On any given day, Vinyl Mode would rather be caught dead than performing on the main stage of a mega dance music festival.
But such is the frenetic evolution of Saudi Arabia's electronic music scene over the past three years, that he agreed to be the first local artist to headline Soundstorm festival’s Big Beast stage on Friday in Riyadh.
The Jeddah resident, real name Muhanned Nassar, took to the stage at 2am, only hours after hit-laden sets by Tiesto and Swedish duo Axwell & Ingrosso.
To be mentioned in the same context as these superstars makes the fiercely independent Nassar queasy.
“No disrespect to them and they are great in their own way but we are absolutely different in how we do things,” he says.
“I mean, I am a quite experienced performer and played in festivals across Europe, but they have always been in the smaller underground stages and not these massive ones.
“To be honest, I don’t know really know what to do up there as the focus is so much more on the showmanship than playing.”
That said, Nassar did a solid job with a heady mix of evocative deep-house tunes channelling the buzz and growing weariness at the end of a momentous day.
‘We know what we are doing’
Nassar is ultimately glad he did the set because of the wider goal it served.
"The symbolism of it is important," he says.
"It's not really about myself and more about sending the message that we artists in Saudi also know what we are doing. We know how to perform, how to mix and do anything that other DJs from other countries can do."
It is a message widely amplified throughout the festival, as the 150-strong line-up features more than 20 Saudi artists.
While the scene has been bubbling away in Saudi Arabia for more than 15 years, Nassar explains it was the inaugural Soundstorm in 2019 (formerly known as MDLBeast) that brought the community to light.
“I began DJing really since 2005 and it has been mostly underground gigs or private events in the middle of the desert and over the years you do see familiar names and faces and that was essentially the scene,” he says.
“What the 2019 festival did was really bring us all together for the first time from different parts of the country. It really had this powerful effect in that we exchanged experiences and contacts and we really began working together more closely after that.”
The next generation of Saudi artists
It was a sentiment echoed by fellow Jeddah artist Cosmicat, one of the first female DJs to emerge from the kingdom, in a previous interview with The National.
She recalled how her set in the first Soundstorm festival inspired more Saudis to get involved in electronic music.
“I got so many emails from people who wanted to speak about my career. They asked me how I got into the industry and what kind of equipment I use. That’s really cool.”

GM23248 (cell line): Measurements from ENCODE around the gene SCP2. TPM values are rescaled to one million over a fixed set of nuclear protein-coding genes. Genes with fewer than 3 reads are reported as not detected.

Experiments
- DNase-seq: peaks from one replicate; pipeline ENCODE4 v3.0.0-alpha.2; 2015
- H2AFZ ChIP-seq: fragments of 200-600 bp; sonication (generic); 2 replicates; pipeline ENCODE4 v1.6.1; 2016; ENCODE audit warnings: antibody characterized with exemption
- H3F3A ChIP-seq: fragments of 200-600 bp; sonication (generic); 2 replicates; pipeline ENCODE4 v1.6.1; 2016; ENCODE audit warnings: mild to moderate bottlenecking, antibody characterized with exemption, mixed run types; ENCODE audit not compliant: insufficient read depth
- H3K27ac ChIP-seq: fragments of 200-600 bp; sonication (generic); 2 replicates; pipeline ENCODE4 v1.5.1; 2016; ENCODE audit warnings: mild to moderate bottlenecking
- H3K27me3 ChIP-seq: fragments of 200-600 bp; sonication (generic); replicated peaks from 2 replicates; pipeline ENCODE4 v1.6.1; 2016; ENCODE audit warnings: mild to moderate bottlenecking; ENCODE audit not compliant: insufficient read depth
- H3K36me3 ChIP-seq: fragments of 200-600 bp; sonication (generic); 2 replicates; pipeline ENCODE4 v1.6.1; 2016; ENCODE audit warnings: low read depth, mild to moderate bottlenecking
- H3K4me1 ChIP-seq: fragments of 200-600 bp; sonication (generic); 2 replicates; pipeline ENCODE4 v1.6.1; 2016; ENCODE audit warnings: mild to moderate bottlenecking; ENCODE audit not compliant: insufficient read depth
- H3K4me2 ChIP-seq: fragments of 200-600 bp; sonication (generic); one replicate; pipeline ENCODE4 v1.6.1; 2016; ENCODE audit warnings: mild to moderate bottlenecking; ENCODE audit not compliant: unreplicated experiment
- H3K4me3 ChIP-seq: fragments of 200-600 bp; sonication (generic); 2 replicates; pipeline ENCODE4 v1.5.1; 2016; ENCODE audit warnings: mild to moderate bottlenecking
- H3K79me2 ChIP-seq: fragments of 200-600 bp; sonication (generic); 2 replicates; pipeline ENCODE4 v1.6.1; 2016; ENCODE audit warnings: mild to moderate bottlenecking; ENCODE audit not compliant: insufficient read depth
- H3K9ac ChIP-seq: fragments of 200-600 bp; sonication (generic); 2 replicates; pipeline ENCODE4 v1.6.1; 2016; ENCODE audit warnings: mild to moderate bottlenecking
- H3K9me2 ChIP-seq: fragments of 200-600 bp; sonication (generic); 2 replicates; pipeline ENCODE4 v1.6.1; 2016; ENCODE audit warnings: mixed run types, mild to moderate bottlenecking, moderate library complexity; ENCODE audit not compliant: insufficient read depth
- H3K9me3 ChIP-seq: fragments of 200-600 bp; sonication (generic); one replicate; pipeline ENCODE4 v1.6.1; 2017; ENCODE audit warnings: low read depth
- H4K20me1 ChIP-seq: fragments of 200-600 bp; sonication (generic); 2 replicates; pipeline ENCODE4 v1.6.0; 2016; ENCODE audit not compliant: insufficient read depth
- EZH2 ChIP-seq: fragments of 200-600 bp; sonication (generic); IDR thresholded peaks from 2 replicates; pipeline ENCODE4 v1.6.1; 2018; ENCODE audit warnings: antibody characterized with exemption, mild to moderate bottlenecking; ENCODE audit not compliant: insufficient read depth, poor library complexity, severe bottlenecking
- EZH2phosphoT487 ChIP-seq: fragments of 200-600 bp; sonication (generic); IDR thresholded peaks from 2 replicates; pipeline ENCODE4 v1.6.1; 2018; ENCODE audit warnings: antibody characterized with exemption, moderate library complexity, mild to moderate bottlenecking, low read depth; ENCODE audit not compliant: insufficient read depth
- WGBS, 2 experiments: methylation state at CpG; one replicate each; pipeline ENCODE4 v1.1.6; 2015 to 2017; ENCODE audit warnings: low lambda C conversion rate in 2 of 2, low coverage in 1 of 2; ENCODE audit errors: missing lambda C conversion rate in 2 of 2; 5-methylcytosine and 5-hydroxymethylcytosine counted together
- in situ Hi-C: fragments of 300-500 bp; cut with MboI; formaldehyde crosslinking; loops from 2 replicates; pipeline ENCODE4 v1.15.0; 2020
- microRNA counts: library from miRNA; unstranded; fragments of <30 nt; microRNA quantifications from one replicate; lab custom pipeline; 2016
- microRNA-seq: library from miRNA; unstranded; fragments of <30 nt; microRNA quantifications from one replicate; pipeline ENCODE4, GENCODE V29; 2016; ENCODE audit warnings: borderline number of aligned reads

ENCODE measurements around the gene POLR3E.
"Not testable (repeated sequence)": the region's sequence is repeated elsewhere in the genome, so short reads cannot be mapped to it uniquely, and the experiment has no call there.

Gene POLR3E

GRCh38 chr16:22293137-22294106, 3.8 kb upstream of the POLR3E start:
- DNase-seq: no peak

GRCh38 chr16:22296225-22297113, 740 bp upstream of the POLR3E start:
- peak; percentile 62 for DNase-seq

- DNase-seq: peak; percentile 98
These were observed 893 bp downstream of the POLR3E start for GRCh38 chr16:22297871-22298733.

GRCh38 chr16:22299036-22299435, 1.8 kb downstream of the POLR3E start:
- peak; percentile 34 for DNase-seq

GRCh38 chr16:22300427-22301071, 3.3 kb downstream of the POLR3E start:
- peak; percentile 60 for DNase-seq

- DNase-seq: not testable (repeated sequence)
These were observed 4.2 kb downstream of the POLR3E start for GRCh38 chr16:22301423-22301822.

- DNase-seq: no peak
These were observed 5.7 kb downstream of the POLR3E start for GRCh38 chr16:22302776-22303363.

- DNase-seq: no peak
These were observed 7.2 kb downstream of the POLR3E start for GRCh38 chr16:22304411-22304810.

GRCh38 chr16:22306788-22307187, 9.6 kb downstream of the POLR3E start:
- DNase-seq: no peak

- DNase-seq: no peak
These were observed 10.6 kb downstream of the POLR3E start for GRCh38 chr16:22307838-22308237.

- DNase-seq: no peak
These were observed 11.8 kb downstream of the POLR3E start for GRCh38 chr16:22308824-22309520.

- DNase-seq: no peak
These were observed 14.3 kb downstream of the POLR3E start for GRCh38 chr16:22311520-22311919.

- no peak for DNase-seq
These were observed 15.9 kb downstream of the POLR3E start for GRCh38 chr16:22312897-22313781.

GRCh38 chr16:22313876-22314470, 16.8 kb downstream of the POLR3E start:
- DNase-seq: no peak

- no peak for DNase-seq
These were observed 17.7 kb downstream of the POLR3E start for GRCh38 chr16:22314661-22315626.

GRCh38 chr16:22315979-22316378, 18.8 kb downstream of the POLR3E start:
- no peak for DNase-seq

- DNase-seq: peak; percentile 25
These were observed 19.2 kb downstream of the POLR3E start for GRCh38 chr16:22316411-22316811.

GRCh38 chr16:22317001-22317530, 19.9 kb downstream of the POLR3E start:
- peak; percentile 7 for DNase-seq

Nassar also had a similar experience in that his 2019 performance resulted in him mentoring a new generation of artists – providing they adhered to his philosophy.
“Many people see us perform on the big stage and they think we just came from nowhere because we are Saudis and that is why we are playing,” he says.
“They don’t know how hard many of us worked to perfect our skills, mostly alone, with little help. So when I met people for workshops, I asked them about their motivations first. If it’s about being on the main stage and the profile, then it’s not going to work.”
One artist Nassar helped develop is Lujain Albishi, who performed on Friday at Soundstorm’s Underground 1 stage.
"I am so proud of her because she has been going up the ladder three steps at a time," he says.
"She has this amazing essence, the right sound and style and she is humble enough to keep learning and take criticism positively.
“I wouldn't say I was teaching her because she knows what she is doing. I remember she came to me two years ago and said 'show me how to do it' and then she just ran with it."
Nassar hopes that sense of camaraderie and shared purpose continues, as dance music continues to gain more prominence within the kingdom.
“We have to keep working at it and maintain the integrity and that means helping each other whether you are in Riyadh, Jeddah or wherever,” he says.
“I will tell you something that many people don’t know: a lot of the people in the community are in one big WhatsApp group where we tell each other what we are doing, if we need help or we're going to certain places. I use it every day and it reminds me of how far we have come in such a short time.”
Soundstorm runs until December 19 in a purpose-built location in Banban, Riyadh. Tickets are from Saudi riyals 399 ($106). Doors open from 3pm. More information is available at mdlbeast.com